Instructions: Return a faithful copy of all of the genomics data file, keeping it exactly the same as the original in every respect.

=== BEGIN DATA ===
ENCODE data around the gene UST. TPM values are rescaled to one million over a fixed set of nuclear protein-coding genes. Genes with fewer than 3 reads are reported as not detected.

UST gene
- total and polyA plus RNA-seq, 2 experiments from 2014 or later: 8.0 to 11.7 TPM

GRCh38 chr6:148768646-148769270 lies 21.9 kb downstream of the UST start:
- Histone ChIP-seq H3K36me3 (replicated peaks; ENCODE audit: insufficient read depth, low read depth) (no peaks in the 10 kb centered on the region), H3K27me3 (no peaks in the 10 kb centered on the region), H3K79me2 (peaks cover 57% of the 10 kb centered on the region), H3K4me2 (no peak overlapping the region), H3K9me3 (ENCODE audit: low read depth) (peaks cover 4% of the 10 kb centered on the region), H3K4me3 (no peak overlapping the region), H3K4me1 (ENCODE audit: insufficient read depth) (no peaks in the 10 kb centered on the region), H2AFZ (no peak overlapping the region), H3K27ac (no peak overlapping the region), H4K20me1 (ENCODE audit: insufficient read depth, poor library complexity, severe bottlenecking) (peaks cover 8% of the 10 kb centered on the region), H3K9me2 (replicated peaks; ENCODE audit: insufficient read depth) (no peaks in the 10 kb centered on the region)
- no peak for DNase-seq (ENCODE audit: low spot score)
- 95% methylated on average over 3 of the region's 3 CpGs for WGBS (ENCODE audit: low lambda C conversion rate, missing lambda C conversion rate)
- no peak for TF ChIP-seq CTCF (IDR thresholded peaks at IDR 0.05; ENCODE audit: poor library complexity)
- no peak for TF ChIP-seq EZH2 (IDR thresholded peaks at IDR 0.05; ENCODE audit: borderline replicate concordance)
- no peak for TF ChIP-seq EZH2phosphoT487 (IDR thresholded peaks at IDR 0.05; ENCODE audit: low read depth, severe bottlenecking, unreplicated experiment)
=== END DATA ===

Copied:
ENCODE data around the gene UST. TPM values are rescaled to one million over a fixed set of nuclear protein-coding genes. Genes with fewer than 3 reads are reported as not detected.

UST gene
- total and polyA plus RNA-seq, 2 experiments from 2014 or later: 8.0 to 11.7 TPM

GRCh38 chr6:148768646-148769270 lies 21.9 kb downstream of the UST start:
- Histone ChIP-seq H3K36me3 (replicated peaks; ENCODE audit: insufficient read depth, low read depth) (no peaks in the 10 kb centered on the region), H3K27me3 (no peaks in the 10 kb centered on the region), H3K79me2 (peaks cover 57% of the 10 kb centered on the region), H3K4me2 (no peak overlapping the region), H3K9me3 (ENCODE audit: low read depth) (peaks cover 4% of the 10 kb centered on the region), H3K4me3 (no peak overlapping the region), H3K4me1 (ENCODE audit: insufficient read depth) (no peaks in the 10 kb centered on the region), H2AFZ (no peak overlapping the region), H3K27ac (no peak overlapping the region), H4K20me1 (ENCODE audit: insufficient read depth, poor library complexity, severe bottlenecking) (peaks cover 8% of the 10 kb centered on the region), H3K9me2 (replicated peaks; ENCODE audit: insufficient read depth) (no peaks in the 10 kb centered on the region)
- no peak for DNase-seq (ENCODE audit: low spot score)
- 95% methylated on average over 3 of the region's 3 CpGs for WGBS (ENCODE audit: low lambda C conversion rate, missing lambda C conversion rate)
- no peak for TF ChIP-seq CTCF (IDR thresholded peaks at IDR 0.05; ENCODE audit: poor library complexity)
- no peak for TF ChIP-seq EZH2 (IDR thresholded peaks at IDR 0.05; ENCODE audit: borderline replicate concordance)
- no peak for TF ChIP-seq EZH2phosphoT487 (IDR thresholded peaks at IDR 0.05; ENCODE audit: low read depth, severe bottlenecking, unreplicated experiment)